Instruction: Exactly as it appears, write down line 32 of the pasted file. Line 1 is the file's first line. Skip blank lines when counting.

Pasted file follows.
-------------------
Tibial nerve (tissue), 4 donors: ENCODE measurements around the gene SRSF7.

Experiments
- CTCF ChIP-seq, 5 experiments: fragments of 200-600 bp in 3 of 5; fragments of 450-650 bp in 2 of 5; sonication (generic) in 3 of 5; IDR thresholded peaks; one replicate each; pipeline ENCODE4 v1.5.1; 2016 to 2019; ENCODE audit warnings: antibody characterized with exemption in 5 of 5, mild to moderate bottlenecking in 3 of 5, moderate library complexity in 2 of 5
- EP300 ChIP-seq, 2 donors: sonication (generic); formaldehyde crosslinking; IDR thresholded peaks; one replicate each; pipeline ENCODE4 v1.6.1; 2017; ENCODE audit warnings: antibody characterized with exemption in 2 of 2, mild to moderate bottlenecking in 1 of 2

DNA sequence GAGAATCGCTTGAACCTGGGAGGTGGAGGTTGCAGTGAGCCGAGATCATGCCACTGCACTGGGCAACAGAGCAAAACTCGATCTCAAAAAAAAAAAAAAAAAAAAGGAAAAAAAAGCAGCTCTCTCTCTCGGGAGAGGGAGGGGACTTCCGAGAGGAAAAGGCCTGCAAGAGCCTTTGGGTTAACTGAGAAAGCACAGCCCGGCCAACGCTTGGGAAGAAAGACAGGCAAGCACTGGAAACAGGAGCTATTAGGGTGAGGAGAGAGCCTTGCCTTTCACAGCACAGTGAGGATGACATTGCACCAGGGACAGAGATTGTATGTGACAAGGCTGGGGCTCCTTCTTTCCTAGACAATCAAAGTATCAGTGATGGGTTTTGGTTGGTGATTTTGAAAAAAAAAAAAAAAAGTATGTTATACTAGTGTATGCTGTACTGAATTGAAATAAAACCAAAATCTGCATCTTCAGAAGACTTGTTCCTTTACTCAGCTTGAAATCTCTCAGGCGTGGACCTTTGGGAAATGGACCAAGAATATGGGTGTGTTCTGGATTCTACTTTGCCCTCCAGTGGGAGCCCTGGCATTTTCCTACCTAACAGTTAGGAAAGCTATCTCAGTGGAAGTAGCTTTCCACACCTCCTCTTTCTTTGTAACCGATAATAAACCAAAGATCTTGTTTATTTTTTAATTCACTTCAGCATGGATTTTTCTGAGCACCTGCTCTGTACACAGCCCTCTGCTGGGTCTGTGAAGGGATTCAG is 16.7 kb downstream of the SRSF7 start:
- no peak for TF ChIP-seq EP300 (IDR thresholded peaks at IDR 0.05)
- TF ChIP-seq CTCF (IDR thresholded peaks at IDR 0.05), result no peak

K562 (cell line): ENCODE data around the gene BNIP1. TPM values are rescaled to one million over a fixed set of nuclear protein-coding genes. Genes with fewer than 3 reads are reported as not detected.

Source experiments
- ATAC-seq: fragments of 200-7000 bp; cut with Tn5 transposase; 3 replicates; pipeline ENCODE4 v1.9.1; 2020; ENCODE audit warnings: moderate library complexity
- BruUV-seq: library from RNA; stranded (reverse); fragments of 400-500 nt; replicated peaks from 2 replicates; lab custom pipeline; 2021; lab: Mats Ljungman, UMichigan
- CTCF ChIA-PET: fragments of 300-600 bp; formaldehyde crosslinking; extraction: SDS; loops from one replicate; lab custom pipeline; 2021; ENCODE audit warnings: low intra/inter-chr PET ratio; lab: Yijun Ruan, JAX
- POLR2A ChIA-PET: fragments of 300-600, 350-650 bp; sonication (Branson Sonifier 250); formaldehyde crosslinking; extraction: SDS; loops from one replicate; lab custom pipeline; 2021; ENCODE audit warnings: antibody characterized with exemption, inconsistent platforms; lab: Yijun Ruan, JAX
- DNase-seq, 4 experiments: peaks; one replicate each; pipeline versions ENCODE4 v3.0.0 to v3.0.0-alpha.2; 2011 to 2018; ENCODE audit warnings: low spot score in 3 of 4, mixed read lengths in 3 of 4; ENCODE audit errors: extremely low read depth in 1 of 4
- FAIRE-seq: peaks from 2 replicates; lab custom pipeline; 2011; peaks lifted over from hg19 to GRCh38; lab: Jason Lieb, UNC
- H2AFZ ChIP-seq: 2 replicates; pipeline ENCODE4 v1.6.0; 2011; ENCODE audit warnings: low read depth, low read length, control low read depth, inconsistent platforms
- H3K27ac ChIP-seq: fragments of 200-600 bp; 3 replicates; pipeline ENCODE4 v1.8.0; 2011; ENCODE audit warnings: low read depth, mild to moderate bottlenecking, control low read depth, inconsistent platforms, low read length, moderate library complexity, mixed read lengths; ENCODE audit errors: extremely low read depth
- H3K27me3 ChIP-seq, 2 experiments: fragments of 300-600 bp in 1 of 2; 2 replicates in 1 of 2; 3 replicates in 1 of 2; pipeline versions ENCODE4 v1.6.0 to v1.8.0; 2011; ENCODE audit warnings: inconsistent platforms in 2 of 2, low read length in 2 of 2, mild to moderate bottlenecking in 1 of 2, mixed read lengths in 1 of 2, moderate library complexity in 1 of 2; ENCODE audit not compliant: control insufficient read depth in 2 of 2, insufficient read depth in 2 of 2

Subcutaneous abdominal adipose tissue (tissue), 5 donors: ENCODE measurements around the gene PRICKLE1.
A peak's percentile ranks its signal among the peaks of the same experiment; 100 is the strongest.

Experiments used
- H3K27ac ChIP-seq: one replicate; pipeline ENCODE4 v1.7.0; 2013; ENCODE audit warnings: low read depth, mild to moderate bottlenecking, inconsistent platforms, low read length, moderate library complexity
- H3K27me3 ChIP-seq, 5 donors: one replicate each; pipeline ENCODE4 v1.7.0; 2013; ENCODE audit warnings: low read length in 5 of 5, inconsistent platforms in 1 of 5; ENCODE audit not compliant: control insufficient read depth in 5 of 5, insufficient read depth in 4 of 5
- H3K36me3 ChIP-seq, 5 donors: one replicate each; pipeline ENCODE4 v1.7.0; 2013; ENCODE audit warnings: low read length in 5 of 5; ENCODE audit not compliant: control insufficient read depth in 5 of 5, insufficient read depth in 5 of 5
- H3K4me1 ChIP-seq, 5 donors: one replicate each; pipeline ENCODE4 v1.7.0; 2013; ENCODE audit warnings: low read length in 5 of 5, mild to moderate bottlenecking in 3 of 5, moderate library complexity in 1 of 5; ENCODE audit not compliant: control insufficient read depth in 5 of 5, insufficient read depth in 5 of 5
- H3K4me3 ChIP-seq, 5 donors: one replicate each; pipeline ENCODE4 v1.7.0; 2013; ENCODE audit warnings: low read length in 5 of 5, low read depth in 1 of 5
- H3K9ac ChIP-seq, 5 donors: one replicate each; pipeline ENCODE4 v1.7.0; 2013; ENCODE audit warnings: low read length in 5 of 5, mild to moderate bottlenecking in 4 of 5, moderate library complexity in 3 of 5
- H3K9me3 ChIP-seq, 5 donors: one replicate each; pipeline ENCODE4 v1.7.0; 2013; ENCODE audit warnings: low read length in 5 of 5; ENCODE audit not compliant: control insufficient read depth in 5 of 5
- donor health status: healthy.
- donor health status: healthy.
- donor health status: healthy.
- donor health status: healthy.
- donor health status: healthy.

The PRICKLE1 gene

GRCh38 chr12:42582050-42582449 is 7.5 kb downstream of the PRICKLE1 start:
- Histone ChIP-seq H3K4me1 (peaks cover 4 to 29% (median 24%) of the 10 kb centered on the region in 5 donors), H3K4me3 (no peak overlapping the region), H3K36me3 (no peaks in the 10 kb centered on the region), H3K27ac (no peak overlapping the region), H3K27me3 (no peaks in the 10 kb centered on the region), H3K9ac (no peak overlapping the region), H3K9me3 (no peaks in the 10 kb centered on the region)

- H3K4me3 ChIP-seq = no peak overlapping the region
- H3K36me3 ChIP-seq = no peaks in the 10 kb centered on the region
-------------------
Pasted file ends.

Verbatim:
- donor health status: healthy.